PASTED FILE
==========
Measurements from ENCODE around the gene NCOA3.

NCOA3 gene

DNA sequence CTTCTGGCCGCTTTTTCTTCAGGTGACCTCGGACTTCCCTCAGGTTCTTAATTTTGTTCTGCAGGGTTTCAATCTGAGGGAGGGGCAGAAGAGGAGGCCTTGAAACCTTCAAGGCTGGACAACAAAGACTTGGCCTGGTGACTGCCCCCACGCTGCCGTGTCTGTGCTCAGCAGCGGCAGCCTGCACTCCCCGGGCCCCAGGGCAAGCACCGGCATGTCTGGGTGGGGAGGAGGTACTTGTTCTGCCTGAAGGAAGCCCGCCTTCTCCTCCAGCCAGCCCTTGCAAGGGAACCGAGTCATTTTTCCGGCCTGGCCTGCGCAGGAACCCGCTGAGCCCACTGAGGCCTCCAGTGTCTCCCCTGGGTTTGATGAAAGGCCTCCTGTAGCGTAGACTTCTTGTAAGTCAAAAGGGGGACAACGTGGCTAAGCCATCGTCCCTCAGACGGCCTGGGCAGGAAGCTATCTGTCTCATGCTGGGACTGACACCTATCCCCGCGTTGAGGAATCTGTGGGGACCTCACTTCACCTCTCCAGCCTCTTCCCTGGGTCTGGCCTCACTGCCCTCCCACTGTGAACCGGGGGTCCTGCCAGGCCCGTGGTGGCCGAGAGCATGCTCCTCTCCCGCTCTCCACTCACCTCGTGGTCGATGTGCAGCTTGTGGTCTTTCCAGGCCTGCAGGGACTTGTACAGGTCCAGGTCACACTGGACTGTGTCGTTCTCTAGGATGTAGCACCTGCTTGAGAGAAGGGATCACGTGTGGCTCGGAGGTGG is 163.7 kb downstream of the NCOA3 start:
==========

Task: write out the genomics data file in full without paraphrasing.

Measurements from ENCODE around the gene NCOA3.

NCOA3 gene

DNA sequence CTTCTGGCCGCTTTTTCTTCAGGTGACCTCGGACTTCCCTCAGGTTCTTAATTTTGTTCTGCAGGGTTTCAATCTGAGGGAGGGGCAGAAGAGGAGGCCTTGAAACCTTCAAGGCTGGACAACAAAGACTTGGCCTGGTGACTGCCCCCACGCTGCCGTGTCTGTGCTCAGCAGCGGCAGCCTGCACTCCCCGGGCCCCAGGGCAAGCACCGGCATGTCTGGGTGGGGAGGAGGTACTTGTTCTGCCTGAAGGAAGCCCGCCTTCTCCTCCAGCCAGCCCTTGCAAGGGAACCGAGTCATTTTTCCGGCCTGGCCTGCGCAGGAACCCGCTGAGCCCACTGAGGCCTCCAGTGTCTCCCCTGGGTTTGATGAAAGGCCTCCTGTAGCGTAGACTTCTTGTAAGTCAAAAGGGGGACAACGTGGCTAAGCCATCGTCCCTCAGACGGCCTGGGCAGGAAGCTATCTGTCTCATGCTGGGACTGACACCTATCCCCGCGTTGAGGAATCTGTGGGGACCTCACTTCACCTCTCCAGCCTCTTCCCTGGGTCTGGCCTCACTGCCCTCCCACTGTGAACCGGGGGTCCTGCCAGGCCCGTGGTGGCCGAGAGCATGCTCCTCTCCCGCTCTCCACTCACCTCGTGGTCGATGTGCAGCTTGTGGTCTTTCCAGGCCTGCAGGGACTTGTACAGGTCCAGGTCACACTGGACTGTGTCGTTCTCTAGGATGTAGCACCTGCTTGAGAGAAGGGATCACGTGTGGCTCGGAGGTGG is 163.7 kb downstream of the NCOA3 start: